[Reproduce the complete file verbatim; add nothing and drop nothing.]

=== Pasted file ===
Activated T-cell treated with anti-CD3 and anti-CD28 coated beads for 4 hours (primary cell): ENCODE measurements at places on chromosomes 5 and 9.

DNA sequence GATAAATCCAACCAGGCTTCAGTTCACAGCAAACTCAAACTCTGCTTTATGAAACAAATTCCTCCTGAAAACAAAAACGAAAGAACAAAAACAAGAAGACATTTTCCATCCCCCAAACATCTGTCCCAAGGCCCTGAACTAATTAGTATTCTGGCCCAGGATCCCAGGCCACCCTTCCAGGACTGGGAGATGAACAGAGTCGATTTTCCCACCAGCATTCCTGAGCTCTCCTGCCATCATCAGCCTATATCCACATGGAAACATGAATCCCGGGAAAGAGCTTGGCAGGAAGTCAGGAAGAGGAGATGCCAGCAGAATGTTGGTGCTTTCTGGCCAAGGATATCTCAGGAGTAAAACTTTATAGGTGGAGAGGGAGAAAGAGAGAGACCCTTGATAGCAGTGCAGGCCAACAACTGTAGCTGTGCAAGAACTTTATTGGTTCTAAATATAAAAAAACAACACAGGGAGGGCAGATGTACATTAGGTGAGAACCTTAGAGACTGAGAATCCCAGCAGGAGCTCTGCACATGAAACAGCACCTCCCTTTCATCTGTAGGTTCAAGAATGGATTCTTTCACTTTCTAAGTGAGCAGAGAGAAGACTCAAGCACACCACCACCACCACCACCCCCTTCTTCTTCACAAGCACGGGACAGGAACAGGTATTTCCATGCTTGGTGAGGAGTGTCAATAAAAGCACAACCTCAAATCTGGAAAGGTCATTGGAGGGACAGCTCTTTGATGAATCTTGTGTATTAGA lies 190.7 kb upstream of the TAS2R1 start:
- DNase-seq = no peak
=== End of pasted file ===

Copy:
Activated T-cell treated with anti-CD3 and anti-CD28 coated beads for 4 hours (primary cell): ENCODE measurements at places on chromosomes 5 and 9.

DNA sequence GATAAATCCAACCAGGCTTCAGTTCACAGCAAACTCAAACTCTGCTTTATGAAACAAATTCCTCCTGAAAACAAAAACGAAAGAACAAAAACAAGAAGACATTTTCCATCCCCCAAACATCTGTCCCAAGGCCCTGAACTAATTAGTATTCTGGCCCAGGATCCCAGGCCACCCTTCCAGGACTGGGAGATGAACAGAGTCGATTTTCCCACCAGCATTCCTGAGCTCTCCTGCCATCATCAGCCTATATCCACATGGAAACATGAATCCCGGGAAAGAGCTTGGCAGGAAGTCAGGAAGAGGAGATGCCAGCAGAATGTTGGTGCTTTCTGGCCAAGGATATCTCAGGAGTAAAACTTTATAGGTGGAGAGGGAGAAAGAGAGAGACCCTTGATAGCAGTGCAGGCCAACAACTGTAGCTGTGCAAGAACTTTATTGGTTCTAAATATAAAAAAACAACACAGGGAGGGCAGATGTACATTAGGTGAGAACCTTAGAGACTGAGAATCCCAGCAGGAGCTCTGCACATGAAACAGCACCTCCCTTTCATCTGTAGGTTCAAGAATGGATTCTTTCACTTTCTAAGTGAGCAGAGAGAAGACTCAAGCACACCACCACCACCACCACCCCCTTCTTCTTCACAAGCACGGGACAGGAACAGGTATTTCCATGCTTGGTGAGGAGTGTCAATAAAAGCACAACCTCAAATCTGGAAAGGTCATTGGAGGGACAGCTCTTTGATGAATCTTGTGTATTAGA lies 190.7 kb upstream of the TAS2R1 start:
- DNase-seq = no peak